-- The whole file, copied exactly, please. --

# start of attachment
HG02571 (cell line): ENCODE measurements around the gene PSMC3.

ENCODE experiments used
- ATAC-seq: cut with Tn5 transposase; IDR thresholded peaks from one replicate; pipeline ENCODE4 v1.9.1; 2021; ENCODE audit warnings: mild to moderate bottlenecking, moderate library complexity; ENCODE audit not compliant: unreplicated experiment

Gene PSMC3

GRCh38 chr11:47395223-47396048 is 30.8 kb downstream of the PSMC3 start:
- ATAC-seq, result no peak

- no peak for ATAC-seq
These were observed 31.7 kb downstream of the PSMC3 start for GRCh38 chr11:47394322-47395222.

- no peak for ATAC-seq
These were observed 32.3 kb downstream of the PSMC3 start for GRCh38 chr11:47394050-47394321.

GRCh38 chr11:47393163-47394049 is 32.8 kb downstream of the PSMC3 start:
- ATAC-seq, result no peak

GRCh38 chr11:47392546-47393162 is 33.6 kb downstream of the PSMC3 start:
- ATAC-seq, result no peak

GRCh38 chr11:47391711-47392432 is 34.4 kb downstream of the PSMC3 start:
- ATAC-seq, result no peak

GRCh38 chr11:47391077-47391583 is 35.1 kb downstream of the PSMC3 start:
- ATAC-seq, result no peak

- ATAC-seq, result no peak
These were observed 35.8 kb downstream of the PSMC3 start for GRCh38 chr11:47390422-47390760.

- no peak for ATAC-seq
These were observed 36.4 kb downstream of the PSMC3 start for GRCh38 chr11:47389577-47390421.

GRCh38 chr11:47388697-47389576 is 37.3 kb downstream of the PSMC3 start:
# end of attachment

HG02571 (cell line): ENCODE measurements around the gene PSMC3.

ENCODE experiments used
- ATAC-seq: cut with Tn5 transposase; IDR thresholded peaks from one replicate; pipeline ENCODE4 v1.9.1; 2021; ENCODE audit warnings: mild to moderate bottlenecking, moderate library complexity; ENCODE audit not compliant: unreplicated experiment

Gene PSMC3

GRCh38 chr11:47395223-47396048 is 30.8 kb downstream of the PSMC3 start:
- ATAC-seq, result no peak

- no peak for ATAC-seq
These were observed 31.7 kb downstream of the PSMC3 start for GRCh38 chr11:47394322-47395222.

- no peak for ATAC-seq
These were observed 32.3 kb downstream of the PSMC3 start for GRCh38 chr11:47394050-47394321.

GRCh38 chr11:47393163-47394049 is 32.8 kb downstream of the PSMC3 start:
- ATAC-seq, result no peak

GRCh38 chr11:47392546-47393162 is 33.6 kb downstream of the PSMC3 start:
- ATAC-seq, result no peak

GRCh38 chr11:47391711-47392432 is 34.4 kb downstream of the PSMC3 start:
- ATAC-seq, result no peak

GRCh38 chr11:47391077-47391583 is 35.1 kb downstream of the PSMC3 start:
- ATAC-seq, result no peak

- ATAC-seq, result no peak
These were observed 35.8 kb downstream of the PSMC3 start for GRCh38 chr11:47390422-47390760.

- no peak for ATAC-seq
These were observed 36.4 kb downstream of the PSMC3 start for GRCh38 chr11:47389577-47390421.

GRCh38 chr11:47388697-47389576 is 37.3 kb downstream of the PSMC3 start: